Written by: Melissa Reitz for the Conservation Action Trust
The Cango Caves are caught in the crossfire of political upheaval and corruption, a lack of sound management and financial security which could lead to the permanent closure of the Cango Caves and heavy financial losses for a large portion of the Little Karoo’s community, which is reliant on the yearly generation of R20 million in tourism revenue from the caves.
The questionable removal of R16 million from the caves investment fund by the Oudtshoorn Municipality last year, an unapproved management plan, the disbanding of its scientific committee, a pending court case on a botched tender process and unpaid supplier accounts have left the Cango Caves in a dire situation that according to staff will mean closure to the public within the year if corrective measures are not instituted.
Oudtshoorn’s May by-elections have replaced the ANC dominated council with that of the DA, however the ANC refuses to step down. Allegations from Oudtshoorn’s business and tourism sector are that the millions syphoned from the Cango Caves account have been used on legal fees by the ANC to keep themselves in power.
Mayor Gordon April denies allegations, stating that the money was withdrawn for upgrading the Cango Caves’ amenities. However, a year later the cave’s buildings are begging for attention, from broken toilets and peeling paintwork to leaking roofs.
And more importantly, two vital conservation projects cannot be completed due to financial constraints, including a new one-way entrance for visitors that will reduce human impact on the caves by 50%, and the completion of a lighting upgrade. Both of which are essential for prolonging the life of the caves.
In a recent statement issued by the Ministry of Cooperative Governance and Traditional Affairs, an urgent intervention into Oudtshoorn’s failing municipality was announced, with a list of issues to be addressed. Tellingly, the Cango Caves was not mentioned.
Dating back to pre-Cambian times, the Cango Caves is a significant heritage site and one of South Africa’s most notable tourist destinations. But it is clear that the municipality and its official custodian, provincial government, are failing to meet its responsibility to properly protect them from irreparable damage.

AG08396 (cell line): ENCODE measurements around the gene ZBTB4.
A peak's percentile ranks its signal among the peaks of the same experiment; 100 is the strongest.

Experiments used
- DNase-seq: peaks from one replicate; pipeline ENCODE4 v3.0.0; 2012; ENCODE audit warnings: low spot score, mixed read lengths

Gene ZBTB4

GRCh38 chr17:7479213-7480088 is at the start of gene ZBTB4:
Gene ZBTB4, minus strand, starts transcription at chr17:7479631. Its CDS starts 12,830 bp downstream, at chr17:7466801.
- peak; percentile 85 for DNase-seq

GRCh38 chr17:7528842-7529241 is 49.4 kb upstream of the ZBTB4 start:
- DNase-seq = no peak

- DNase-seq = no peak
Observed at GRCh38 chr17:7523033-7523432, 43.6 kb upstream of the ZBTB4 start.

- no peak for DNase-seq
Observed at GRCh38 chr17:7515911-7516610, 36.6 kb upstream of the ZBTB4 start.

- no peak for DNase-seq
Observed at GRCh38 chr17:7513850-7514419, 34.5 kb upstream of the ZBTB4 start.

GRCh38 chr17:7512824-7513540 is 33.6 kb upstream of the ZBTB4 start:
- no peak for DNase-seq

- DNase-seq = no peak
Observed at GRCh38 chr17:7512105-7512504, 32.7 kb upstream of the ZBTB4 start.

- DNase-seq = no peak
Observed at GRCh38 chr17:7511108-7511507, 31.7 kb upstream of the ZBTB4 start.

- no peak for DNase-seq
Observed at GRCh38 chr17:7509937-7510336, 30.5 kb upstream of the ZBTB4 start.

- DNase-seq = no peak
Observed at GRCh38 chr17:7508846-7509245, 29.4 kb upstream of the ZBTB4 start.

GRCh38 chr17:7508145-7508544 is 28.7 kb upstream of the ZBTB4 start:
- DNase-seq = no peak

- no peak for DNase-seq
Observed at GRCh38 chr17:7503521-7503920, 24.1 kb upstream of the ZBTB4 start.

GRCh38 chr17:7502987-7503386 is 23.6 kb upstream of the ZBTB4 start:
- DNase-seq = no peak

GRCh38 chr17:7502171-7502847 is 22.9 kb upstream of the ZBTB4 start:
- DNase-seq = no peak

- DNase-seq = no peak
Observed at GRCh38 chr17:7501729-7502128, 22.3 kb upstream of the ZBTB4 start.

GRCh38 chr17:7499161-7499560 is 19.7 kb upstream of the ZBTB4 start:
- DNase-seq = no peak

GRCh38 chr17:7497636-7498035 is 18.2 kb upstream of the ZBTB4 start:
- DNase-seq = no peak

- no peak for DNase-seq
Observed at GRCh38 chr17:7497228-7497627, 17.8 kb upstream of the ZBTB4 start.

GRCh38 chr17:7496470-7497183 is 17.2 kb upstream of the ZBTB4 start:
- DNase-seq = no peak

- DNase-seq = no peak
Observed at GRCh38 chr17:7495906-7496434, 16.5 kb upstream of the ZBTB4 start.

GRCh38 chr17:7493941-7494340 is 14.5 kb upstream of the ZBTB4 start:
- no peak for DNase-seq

In 2006 the caves’ scientific advisory committee was disbanded by the municipality, which deemed it an unnecessary expense. The Western Cape government made no inquiry into this decision and the Cango Caves has since operated without a monitoring committee, leaving scientific decisions up to the municipality – a contravention of the National Heritage Resources Act.
Too much carbon dioxide in the caves’ environment prohibits the growth of calcite deposits (speleothems), meaning every visitor has an impact. The job of maintaining show caves is a highly scientific process of constantly monitoring and adjusting carbon dioxide and other influences, thus scientific input is imperative to conservation.
In 2007 a Cango Caves management plan was drawn up, but this is still to be approved and the only official document available is an outdated ordinance from 1975 which makes no provision for future conservation and has been described as more of a financial agreement between the Oudtshoorn Municipality and provincial administration.
“It’s a disaster waiting to happen, because should the caves close down – and it’s a real possibility – the entire region will suffer a great loss as tourism is the number one employer in our area,” says Head of Oudthoorn Tourism, Niel Els.
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